I came into the PhD at McMaster not wanting to deliberately tie up my academic research with my creative writing praxis. I am not a trained creative writer like many of my colleagues, so there were several personal doubts as to whether I possessed the skills necessary to formally put this work together while sustaining the research practice necessary to succeed in the PhD.  

Processes such as querying publishing houses, the politics of navigating the book contract, working with a seasoned editor to refine the manuscript, are all examples of skills I learned while doing my best to stick to the stipulated PhD timeline.  

Now, in my fourth and final year of my PhD, I can say that my mindset has shifted drastically concerning the relationship between my creative practice and my academic pursuits. This realization is largely due to having an encouraging PhD committee who recognize and understand the symbiotic relationship between my creative and academic pursuits.  

I realize now that much of the savvy and skills required for completing the PhD proved useful in securing the book contract. I can also say that my creative writing practice, particularly my preoccupation with the mundane, seemingly less spectacular aspects of Queeribbean life have further refined my thinking through of the dissertation project.  

How do the two projects inform or influence each other?  

I would say that the fundamentally shared quality between West of West Indian and my dissertation entitled Small-Island Intimacies: The Fluid Queeribbean Quotidian in Polymorphic Anglophone Caribbean Nation-States is the question of how we name and understand everyday queer Caribbean worlds.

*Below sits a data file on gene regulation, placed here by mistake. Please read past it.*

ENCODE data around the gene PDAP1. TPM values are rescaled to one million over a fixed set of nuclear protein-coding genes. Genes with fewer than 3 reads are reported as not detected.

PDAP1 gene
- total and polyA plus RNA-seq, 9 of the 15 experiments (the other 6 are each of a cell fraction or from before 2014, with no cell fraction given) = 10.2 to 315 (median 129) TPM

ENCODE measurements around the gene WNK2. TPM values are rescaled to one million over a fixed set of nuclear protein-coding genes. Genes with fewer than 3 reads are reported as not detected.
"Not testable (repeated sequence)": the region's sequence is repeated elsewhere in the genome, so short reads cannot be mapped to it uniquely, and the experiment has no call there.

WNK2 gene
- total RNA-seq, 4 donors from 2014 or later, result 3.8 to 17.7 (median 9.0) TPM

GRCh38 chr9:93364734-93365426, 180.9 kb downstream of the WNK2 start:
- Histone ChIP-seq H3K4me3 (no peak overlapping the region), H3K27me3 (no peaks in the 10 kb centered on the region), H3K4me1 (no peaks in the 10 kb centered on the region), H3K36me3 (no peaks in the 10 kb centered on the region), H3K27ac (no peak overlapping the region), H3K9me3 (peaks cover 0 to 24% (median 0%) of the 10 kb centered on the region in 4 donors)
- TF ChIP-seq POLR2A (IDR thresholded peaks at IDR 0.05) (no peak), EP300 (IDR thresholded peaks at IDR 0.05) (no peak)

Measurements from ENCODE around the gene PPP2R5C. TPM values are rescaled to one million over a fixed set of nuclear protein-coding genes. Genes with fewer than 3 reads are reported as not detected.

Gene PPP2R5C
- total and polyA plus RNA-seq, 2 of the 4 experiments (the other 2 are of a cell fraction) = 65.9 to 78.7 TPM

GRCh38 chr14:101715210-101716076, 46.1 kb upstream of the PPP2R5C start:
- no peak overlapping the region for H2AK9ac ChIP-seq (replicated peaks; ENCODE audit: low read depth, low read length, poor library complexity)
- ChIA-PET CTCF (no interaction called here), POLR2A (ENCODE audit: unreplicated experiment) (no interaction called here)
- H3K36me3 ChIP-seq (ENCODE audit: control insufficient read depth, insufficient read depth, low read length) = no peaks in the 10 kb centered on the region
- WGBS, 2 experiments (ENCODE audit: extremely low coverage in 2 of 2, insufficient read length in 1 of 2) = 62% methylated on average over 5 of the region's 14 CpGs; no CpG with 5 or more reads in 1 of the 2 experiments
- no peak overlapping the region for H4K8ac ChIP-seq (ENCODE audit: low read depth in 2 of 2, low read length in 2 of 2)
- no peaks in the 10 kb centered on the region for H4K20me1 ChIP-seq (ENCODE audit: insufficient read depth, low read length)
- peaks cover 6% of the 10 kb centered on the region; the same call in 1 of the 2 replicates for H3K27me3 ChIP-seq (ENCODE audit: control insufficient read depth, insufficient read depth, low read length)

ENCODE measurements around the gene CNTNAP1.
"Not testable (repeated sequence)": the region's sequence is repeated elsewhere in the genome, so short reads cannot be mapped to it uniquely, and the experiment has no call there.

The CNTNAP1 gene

They are both projects which attempt to transform conversations about how we create, deploy, and sustain identity categories. Both projects are interested in a theory of materialism and the quotidian which highlights how our simplest, often taken-at-face-value relationships to the material world inform micro and macro sociocultural and political structures governing queer life on a local, regional and global scale. Our understandings of a particular category like queer or Caribbean are usually tied to how we position ourselves within these political structures.  

Both projects attempt to generate a space in which we might understand the usefulness of the language of categories and role that the individual continues to play in the (de)construction of frameworks governing Caribbean and diaspora living. 

Who (or what) inspires or influences you? 

There are many people, things, ideas that inspire me and my work. For the purposes of this interview, I will list a few of the inspirations that sustained the first book project. I harbour an unwavering love of poetry. I am indebted to the writings of poets including Dionne Brand, Kamau Brathwaite, Ishion Hutchinson, Richard Georges, Faizal Deen and more.  

I am also indebted to the everyday sexually and gender nonconforming West Indians who, while I am defining my relationship to queerness and the Caribbean, continue to leave material and psychic traces of themselves for others to learn from and to live with.  

I am here and this book is a reality because of the existence of one shopkeeper in Kingstown, because of an octogenarian whose home remains a safe space for younger generations, and because of a spiritual leader who decided that walking the unmapped path wouldn’t result in a life being squandered.  

These humans are but a few examples of the traces vital to the continuation of Caribbean histories and Queeribbean literary genealogies. I suspect that the people will always show up in my work, be it creative or academic, because I am still mining the impacts of their traces to this day.